Above: Andrew Morrison relaxes on the deck in a cane-swing chair while Shiree and their daughters Rubie and Billie hang 
out in the kitchen. Morgan Cronin from Cronin Kitchens advised the students on building the cabinetry.


Above: The living room opens out to decks on both sides. Former Unitec student 
Tim Webber designed the table to match the Morrisons' Ikea chairs.
Part of Dave’s mission in leading this project at Unitec is to encourage productive working relationships and good communication between these students when they graduate and the tradespeople they will work with on future architectural projects. Building the bach was a vital part of this process. The students, Dave says, might say, “oh, we just want a nice flat floor to go through there – well that’s wonderful, but how the hell do you do that, to document it and then build it? That makes it a useful part of architectural education”.

Dave was a builder before he became an architect and has the deepest of respect for both professions, as well as a keen awareness of how poor detailing and communication can compromise a project. “Design is what [students] are taught to do,” Dave says. “It’s what most schools of architecture focus on. But a lot of design decisions are made during documentation – everyone thinks it’s the boring bit, but really it’s very much about trying to keep the integrity of the design idea you had at the start.”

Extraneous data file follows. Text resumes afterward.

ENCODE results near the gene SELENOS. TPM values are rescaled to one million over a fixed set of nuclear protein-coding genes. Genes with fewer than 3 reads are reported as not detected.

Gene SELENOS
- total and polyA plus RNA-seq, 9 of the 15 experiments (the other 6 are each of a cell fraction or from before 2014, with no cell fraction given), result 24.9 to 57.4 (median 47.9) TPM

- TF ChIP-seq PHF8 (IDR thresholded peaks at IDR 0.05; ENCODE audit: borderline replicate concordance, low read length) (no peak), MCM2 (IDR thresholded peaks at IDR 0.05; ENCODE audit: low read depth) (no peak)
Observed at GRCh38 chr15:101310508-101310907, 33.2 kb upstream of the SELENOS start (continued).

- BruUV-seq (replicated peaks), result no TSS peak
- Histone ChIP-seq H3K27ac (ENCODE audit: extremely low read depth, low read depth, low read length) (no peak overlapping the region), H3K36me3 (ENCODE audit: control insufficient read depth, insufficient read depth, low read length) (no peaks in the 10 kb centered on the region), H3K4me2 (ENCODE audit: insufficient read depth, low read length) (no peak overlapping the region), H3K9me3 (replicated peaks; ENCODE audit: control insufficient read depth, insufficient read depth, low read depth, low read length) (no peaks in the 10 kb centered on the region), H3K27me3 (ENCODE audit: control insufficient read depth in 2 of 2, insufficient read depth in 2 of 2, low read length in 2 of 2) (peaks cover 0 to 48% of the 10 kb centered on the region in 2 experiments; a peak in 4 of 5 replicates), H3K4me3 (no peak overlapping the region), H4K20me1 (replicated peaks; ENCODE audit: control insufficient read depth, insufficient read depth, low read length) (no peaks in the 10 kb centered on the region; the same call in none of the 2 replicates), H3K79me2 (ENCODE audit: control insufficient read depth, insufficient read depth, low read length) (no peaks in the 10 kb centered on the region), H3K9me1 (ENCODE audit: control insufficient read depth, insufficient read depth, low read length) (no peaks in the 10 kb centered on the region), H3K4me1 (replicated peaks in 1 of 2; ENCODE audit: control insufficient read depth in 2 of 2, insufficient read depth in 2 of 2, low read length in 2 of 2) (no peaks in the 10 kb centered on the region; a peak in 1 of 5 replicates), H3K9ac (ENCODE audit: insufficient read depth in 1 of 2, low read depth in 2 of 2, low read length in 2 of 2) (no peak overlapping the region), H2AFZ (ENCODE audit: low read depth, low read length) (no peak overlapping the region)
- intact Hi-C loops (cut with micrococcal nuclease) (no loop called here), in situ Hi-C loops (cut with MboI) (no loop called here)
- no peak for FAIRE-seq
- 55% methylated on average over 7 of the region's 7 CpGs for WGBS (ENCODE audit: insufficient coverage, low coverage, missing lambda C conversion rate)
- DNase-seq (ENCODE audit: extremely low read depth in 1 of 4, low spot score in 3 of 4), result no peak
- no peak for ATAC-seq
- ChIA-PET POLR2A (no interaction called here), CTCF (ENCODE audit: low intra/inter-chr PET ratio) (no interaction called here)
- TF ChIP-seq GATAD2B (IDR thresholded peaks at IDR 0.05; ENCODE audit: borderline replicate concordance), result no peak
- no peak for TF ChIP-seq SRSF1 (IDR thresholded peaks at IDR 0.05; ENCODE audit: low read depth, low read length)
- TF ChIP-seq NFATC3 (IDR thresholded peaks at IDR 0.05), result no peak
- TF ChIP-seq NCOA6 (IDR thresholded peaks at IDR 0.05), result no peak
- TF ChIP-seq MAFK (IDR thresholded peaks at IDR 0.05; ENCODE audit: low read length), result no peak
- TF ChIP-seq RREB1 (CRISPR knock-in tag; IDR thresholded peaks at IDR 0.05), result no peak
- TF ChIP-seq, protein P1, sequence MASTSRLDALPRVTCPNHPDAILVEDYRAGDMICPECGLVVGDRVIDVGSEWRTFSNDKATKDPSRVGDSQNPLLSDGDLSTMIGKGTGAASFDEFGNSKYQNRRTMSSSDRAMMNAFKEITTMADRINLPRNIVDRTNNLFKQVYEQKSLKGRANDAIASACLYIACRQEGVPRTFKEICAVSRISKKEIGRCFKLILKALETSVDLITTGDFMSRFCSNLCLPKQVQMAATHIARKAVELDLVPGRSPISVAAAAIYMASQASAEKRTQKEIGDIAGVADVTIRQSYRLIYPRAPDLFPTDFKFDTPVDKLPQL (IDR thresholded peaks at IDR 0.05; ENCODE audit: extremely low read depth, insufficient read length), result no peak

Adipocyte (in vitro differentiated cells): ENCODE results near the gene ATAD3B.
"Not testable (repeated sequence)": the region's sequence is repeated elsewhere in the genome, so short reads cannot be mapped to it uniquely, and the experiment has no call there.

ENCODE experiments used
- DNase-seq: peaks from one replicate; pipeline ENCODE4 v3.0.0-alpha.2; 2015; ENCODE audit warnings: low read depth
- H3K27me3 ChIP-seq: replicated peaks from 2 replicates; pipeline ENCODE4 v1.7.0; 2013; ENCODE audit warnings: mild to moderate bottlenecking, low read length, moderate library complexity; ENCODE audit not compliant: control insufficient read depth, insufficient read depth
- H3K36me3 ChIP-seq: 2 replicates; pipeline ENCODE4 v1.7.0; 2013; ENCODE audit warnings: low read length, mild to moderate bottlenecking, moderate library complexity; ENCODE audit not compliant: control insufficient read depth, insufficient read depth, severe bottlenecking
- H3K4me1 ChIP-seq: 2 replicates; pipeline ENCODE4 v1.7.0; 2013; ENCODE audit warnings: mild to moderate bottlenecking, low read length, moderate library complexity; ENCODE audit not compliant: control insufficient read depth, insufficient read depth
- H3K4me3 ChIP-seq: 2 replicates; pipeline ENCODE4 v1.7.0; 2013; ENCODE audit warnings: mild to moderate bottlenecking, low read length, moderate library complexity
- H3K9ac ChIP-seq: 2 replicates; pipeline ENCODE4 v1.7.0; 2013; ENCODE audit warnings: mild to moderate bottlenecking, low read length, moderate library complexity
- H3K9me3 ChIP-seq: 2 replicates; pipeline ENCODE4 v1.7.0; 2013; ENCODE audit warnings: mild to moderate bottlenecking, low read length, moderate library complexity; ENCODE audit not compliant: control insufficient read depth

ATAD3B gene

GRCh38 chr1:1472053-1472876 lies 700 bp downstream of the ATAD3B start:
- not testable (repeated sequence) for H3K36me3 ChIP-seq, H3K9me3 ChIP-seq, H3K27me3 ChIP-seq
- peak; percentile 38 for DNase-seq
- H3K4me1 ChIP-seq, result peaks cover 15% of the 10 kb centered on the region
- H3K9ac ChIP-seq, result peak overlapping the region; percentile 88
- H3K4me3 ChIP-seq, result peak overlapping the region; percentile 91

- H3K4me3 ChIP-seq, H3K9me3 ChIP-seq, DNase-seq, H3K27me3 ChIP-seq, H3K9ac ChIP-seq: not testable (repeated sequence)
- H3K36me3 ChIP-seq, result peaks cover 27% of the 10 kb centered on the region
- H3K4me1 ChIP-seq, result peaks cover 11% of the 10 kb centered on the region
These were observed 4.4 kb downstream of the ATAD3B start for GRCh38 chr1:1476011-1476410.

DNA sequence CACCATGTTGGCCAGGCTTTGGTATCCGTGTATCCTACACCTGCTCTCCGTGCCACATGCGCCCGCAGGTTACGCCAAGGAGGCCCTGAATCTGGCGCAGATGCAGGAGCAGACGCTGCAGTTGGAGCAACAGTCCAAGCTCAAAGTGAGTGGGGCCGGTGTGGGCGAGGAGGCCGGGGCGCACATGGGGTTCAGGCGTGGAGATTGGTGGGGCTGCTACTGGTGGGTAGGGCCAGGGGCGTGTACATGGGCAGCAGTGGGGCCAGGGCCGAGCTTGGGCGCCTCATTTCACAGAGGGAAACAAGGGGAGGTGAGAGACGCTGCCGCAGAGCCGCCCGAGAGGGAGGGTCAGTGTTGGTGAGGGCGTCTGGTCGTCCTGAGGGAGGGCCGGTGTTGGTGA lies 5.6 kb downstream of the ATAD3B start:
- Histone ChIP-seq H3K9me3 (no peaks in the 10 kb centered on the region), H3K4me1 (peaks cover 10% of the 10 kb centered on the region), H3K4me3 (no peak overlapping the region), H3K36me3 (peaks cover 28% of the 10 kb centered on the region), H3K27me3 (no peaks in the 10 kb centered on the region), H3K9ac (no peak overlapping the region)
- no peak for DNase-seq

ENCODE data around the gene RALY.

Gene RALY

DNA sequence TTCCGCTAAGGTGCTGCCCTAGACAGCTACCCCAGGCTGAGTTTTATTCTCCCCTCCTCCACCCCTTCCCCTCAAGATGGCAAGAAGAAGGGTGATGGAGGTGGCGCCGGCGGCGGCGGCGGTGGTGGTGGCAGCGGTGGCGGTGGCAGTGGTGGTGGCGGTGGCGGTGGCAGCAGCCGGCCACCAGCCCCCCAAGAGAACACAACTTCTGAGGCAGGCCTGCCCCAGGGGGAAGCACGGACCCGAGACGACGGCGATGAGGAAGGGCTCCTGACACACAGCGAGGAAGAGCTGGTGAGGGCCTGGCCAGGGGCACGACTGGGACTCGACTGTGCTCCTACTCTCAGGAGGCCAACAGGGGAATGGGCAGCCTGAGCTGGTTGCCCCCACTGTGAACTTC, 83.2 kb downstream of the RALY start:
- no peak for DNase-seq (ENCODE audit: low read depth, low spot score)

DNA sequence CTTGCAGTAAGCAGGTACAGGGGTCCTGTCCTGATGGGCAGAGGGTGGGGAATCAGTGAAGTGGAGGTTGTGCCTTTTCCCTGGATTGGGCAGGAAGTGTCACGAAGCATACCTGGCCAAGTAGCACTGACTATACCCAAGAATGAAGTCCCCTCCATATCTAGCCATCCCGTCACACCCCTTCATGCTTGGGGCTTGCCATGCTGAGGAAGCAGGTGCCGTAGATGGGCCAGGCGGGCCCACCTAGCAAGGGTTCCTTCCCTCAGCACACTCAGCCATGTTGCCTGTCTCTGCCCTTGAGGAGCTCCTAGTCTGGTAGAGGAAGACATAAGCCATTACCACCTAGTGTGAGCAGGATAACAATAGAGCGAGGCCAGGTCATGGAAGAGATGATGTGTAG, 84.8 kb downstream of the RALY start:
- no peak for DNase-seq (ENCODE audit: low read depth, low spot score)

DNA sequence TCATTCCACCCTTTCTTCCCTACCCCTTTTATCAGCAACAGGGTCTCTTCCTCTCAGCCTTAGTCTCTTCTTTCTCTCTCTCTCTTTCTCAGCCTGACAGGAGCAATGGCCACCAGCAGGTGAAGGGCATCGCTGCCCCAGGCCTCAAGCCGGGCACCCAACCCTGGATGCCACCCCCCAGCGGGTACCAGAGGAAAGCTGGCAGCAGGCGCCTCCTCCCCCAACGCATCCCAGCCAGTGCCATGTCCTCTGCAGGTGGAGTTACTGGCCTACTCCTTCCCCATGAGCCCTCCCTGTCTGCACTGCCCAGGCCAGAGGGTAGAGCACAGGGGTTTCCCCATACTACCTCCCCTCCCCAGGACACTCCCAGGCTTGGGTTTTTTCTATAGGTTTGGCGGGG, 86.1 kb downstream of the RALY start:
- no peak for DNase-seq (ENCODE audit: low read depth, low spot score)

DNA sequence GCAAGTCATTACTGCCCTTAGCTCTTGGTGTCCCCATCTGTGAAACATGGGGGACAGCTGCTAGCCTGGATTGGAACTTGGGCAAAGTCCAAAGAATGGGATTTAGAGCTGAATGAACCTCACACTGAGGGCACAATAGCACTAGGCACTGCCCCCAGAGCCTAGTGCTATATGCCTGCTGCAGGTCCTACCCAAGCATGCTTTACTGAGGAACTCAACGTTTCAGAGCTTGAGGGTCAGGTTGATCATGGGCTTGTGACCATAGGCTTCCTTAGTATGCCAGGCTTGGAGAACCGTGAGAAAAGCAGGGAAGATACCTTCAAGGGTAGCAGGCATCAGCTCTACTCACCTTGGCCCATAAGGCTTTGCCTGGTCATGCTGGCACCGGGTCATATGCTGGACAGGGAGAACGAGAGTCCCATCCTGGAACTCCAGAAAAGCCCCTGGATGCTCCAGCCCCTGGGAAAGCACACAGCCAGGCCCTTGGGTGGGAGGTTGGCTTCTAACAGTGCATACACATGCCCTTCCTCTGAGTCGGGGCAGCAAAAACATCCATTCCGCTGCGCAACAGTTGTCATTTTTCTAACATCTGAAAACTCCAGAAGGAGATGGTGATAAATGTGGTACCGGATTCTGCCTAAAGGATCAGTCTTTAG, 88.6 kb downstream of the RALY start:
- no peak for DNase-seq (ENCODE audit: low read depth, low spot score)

Above: The ultimate in indoor/outdoor flow: a floor that continues almost seamlessly from the kitchen out to the deck. 
The deck chairs, covered by Shiree, are from Nest.

Above: A view of the dining area opening onto the second deck. In the background, the barbecue from 
The BBQ Factory echoes the strobe-like effect from the slatted roof.


Above: The barbecue deck is also the perfect place to relax in front of a little fire and watch the starry sky after sunset.


Above: Billie and Rubie playing in the living area with the windows panels drawn back to enjoy the sun. 
Below: Dave and some of the members of Studio 19, his student design team.


Richard Gardiner's Small Houses



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In our current issue, Christchurch art teacher and model maker Richard Gardiner tells us how he helps people remember their earthquake-damaged homes by building beautiful models of them. Photographer Stephen Goodenough visited Richard's studio to see some of his work under construction, so we wanted to share some unpublished shots here, along with our Q+A with Richard.

Richard Gardiner in his studio

HOME How did your Scaled Down project began?
RICHARD GARDINER Having taught art for a number of years, with design as my specialist subject, I've always had a keen interest in design and architecture, particularly domestic architecture in New Zealand. A few years ago, I made a model of our house, a 1927 one-and-a-half storey bungalow, and once friends and colleagues had seen it, a number wanted one of their own. as retirement loomed and demand increased, I set up Scaled down and left teaching for model-making.

Lyttelton Police Station model

Have you been busier since the Christchurch earthquakes?